CyberNews Briefs

DoJ Says White Hat Hackers Will No Longer Face Prosecution

The US Department of Justice (DoJ) recently announced that it will not prosecute “good faith” hackers in a historic policy shift. Up until this point, even white hat hackers could be prosecuted under the Computer Fraud and Abuse Act (CFAA), even when done to improve cybersecurity. The DoJ identified good-faith hacking as accessing devices solely for the purposes of investigation, correction of a security, flaw or vulnerability, in situations in which no harm will be committed to individuals or the public, and where the information derived is being used to promote safety or security. The move takes effect immediately and will hopefully eliminate the threat of prosecution from the industry.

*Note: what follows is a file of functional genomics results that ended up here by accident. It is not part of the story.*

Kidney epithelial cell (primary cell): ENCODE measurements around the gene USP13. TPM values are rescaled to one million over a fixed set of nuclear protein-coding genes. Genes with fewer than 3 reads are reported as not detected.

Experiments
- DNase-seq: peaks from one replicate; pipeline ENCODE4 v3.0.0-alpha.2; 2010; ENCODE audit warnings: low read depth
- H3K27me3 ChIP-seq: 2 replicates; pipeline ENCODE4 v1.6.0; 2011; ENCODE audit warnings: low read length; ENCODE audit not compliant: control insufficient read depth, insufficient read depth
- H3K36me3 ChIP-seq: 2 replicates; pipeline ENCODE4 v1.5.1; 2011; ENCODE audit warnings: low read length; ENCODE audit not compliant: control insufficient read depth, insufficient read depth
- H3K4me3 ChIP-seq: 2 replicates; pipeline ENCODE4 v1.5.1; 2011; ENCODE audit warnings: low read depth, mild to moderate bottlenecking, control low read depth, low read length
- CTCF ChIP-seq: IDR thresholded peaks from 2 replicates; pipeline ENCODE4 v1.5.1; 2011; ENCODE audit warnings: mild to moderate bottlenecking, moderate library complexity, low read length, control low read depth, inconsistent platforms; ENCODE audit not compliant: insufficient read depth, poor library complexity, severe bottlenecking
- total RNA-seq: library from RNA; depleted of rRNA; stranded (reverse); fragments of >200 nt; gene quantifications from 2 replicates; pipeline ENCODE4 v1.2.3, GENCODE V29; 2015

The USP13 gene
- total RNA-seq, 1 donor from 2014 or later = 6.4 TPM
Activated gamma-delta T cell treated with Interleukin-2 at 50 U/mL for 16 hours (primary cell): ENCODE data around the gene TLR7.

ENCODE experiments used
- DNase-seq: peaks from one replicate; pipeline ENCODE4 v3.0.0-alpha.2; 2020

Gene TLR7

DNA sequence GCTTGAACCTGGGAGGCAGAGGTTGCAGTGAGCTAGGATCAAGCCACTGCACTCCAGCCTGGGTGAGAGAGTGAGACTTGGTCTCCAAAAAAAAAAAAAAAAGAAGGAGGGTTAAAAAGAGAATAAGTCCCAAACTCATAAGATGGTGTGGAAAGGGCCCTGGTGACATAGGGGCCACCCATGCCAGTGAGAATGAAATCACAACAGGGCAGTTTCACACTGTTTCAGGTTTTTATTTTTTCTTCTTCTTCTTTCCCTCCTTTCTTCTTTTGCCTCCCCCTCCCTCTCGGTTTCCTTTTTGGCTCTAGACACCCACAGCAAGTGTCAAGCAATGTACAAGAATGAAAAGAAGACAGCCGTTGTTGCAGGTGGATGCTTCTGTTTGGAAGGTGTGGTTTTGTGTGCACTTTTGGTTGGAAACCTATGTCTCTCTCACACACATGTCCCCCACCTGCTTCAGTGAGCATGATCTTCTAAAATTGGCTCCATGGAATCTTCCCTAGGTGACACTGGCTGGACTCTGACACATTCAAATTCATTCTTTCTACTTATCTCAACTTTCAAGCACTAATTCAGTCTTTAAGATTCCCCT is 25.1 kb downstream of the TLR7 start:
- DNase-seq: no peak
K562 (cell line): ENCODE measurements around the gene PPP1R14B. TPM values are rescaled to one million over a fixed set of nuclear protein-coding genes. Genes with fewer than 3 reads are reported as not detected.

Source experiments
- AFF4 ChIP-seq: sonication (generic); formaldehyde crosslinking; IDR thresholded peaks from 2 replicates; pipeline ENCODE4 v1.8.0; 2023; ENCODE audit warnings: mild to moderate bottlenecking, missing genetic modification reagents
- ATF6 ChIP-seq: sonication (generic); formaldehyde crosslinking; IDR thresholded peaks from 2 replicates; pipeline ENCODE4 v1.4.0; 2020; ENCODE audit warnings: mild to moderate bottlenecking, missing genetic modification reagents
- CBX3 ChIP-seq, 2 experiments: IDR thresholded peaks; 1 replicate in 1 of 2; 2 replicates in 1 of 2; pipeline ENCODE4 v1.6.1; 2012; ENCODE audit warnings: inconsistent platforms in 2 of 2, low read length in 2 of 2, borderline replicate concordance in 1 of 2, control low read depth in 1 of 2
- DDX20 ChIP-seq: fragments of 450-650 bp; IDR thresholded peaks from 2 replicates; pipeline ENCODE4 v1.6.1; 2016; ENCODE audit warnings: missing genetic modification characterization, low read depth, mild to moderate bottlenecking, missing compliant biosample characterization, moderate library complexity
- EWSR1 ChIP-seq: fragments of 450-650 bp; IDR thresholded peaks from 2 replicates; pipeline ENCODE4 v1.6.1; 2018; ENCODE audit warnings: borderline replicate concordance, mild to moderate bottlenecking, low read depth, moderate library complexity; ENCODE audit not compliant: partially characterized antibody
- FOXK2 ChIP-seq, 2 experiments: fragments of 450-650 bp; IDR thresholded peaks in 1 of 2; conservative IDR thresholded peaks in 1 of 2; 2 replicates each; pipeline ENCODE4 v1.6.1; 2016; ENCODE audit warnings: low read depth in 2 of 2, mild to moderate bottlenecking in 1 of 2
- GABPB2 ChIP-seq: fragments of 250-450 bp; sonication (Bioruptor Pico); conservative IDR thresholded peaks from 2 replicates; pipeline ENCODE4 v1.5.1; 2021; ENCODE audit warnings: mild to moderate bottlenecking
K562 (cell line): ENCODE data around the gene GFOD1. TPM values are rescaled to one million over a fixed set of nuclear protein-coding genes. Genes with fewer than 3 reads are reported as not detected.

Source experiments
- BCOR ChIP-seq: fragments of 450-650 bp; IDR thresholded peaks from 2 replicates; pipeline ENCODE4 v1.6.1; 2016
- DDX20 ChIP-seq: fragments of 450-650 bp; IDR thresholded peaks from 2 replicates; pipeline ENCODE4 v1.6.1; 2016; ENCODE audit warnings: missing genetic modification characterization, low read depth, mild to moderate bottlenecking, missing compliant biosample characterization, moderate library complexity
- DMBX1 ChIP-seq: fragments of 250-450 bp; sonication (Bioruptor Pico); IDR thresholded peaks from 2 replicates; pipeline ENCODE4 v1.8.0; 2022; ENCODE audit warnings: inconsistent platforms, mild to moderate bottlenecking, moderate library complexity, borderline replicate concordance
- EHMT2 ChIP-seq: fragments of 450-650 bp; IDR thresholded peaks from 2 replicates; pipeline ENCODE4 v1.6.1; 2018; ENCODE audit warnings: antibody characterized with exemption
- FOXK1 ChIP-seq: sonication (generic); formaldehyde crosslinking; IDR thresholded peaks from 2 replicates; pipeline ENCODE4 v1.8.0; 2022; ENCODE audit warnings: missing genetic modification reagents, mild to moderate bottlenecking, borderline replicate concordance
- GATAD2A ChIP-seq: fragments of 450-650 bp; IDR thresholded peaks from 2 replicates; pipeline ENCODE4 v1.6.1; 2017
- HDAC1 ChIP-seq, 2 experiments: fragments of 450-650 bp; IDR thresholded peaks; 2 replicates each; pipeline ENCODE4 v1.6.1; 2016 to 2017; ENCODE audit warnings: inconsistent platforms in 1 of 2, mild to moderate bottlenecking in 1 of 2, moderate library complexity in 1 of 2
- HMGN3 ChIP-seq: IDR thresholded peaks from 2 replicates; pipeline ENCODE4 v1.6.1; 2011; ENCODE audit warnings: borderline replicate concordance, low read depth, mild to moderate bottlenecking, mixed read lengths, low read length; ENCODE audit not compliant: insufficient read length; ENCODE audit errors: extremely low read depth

In addition, cybersecurity practices may be enhanced by enabling security researchers to identify vulnerabilities in organizations and complete important cybersecurity processes such as bug bounties without fear of prosecution. The DoJ clarified that the new policy is not, however, going to be a way for those acting in bad faith to avoid trouble with the law. This includes individuals who discover vulnerabilities for the purpose of extorting the owners even if the process is labeled as cybersecurity research.

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